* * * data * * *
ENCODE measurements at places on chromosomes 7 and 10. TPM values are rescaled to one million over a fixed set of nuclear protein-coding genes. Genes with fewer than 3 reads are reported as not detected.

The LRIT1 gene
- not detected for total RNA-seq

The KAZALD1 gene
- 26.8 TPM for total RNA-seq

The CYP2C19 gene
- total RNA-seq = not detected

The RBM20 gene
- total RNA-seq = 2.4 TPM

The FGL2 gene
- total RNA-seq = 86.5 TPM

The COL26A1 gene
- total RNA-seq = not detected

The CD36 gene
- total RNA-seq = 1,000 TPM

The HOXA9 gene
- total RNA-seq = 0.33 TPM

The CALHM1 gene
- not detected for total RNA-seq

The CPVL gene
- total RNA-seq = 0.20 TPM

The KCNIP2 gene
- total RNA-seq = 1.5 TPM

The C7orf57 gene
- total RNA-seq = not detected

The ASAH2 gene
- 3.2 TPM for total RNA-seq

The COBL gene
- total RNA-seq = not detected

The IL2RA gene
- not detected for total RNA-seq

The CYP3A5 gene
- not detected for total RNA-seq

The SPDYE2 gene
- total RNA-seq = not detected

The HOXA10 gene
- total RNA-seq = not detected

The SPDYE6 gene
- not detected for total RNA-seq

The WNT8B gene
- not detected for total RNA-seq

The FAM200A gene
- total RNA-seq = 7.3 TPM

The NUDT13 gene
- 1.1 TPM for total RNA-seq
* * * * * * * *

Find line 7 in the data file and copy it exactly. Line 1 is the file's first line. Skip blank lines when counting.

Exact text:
- total RNA-seq = not detected